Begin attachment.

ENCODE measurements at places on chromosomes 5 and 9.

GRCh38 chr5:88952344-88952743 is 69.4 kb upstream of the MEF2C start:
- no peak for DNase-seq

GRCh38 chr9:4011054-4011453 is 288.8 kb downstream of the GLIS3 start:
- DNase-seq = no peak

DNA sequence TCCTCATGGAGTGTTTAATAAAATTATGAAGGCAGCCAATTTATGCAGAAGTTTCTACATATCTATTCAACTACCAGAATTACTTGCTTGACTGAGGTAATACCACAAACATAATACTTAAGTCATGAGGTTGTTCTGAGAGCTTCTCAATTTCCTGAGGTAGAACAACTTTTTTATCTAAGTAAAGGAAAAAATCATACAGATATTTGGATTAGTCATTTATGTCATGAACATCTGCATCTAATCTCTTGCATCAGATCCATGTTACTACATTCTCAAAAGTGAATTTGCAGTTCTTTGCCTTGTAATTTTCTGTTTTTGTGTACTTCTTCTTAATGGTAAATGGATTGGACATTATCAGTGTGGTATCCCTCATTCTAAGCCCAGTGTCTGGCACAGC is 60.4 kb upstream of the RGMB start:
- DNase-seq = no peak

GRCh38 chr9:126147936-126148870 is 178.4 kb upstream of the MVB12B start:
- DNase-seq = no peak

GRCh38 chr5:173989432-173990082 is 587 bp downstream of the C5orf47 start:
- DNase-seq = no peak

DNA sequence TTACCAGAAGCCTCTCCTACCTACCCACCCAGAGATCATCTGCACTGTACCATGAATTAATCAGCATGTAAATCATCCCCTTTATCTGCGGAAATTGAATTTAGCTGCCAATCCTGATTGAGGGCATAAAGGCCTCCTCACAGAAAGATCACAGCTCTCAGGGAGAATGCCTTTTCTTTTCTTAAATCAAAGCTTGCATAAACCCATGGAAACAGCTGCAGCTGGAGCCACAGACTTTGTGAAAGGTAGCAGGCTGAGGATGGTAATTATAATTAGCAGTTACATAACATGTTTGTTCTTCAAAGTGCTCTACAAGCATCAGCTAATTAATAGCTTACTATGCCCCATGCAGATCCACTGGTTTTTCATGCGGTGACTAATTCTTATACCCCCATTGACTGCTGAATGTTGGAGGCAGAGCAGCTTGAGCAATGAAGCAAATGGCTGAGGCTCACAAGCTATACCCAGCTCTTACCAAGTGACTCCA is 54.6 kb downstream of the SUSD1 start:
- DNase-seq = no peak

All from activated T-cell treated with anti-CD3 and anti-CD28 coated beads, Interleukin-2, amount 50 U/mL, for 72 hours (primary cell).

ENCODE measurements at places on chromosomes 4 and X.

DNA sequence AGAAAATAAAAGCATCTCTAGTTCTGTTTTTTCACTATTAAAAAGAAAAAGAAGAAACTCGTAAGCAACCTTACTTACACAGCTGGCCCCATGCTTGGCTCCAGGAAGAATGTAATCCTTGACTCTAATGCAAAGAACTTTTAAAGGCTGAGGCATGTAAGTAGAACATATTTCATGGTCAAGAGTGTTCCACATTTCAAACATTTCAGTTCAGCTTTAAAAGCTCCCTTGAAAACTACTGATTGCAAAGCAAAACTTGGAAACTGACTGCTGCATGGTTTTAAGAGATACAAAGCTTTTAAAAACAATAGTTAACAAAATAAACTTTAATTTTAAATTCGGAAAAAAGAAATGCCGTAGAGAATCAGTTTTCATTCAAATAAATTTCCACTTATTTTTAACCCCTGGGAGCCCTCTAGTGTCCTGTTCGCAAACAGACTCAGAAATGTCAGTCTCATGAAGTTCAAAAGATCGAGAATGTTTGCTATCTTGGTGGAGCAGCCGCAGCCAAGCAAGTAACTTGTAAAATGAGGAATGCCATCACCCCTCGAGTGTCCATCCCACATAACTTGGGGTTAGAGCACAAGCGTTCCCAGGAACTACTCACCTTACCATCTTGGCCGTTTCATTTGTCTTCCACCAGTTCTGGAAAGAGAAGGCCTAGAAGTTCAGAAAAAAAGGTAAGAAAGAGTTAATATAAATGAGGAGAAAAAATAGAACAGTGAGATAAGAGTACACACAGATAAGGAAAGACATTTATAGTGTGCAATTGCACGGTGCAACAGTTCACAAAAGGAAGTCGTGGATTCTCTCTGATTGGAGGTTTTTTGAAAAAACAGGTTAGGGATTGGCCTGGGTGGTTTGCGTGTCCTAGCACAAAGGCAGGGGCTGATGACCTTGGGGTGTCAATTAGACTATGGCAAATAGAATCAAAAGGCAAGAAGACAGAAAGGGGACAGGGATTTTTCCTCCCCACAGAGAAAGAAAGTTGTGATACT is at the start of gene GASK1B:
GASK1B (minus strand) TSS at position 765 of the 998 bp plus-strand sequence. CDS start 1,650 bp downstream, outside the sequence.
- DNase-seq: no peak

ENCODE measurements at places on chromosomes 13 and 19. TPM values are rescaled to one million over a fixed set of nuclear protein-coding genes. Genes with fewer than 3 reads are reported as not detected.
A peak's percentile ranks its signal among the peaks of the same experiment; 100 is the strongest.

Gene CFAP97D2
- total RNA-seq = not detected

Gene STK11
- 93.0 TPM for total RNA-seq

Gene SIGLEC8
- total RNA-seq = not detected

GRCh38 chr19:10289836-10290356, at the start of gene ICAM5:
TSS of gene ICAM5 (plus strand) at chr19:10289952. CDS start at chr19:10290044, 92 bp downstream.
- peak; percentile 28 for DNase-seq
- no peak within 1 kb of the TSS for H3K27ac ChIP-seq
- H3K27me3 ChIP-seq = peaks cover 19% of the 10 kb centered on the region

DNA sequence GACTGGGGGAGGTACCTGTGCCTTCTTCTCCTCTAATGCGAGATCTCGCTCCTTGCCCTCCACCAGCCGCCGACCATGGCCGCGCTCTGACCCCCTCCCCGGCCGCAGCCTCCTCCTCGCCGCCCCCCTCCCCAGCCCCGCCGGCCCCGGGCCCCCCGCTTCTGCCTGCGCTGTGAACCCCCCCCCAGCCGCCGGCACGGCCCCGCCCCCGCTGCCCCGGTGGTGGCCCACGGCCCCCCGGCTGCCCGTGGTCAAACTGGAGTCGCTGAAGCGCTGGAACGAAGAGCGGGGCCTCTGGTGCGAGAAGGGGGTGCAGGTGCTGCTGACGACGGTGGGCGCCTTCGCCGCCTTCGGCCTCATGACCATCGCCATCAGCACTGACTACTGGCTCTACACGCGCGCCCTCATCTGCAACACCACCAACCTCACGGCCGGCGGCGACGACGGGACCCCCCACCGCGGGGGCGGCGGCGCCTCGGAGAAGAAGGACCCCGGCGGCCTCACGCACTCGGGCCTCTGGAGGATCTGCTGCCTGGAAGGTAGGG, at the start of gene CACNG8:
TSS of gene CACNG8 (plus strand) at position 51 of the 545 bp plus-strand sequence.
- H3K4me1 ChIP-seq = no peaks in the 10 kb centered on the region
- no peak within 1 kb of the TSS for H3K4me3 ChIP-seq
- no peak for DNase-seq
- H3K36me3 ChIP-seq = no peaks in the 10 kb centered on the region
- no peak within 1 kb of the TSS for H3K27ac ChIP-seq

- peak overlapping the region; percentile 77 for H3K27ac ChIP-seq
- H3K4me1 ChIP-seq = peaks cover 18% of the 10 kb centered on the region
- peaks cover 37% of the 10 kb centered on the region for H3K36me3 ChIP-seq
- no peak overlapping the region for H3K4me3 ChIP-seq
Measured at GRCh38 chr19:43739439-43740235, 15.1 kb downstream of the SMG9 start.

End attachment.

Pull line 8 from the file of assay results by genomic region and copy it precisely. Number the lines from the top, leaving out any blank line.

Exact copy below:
GRCh38 chr9:126147936-126148870 is 178.4 kb upstream of the MVB12B start: